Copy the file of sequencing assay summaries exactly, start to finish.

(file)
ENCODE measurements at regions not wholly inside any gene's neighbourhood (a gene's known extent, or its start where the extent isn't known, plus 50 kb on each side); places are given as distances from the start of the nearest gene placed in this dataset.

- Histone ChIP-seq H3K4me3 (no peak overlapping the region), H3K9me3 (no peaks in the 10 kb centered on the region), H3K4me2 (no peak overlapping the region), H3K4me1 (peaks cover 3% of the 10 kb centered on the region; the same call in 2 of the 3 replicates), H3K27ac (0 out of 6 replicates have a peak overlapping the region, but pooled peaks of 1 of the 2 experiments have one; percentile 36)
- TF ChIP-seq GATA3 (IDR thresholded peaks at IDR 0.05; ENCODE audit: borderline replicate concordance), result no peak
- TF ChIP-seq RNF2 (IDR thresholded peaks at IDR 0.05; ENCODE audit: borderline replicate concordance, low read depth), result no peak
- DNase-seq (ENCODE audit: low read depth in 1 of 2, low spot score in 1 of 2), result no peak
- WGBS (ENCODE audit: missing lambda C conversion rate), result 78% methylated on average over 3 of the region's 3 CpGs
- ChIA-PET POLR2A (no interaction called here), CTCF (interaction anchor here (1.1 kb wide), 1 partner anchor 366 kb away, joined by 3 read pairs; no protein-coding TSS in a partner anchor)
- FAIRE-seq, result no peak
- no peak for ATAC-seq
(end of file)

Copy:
ENCODE measurements at regions not wholly inside any gene's neighbourhood (a gene's known extent, or its start where the extent isn't known, plus 50 kb on each side); places are given as distances from the start of the nearest gene placed in this dataset.

- Histone ChIP-seq H3K4me3 (no peak overlapping the region), H3K9me3 (no peaks in the 10 kb centered on the region), H3K4me2 (no peak overlapping the region), H3K4me1 (peaks cover 3% of the 10 kb centered on the region; the same call in 2 of the 3 replicates), H3K27ac (0 out of 6 replicates have a peak overlapping the region, but pooled peaks of 1 of the 2 experiments have one; percentile 36)
- TF ChIP-seq GATA3 (IDR thresholded peaks at IDR 0.05; ENCODE audit: borderline replicate concordance), result no peak
- TF ChIP-seq RNF2 (IDR thresholded peaks at IDR 0.05; ENCODE audit: borderline replicate concordance, low read depth), result no peak
- DNase-seq (ENCODE audit: low read depth in 1 of 2, low spot score in 1 of 2), result no peak
- WGBS (ENCODE audit: missing lambda C conversion rate), result 78% methylated on average over 3 of the region's 3 CpGs
- ChIA-PET POLR2A (no interaction called here), CTCF (interaction anchor here (1.1 kb wide), 1 partner anchor 366 kb away, joined by 3 read pairs; no protein-coding TSS in a partner anchor)
- FAIRE-seq, result no peak
- no peak for ATAC-seq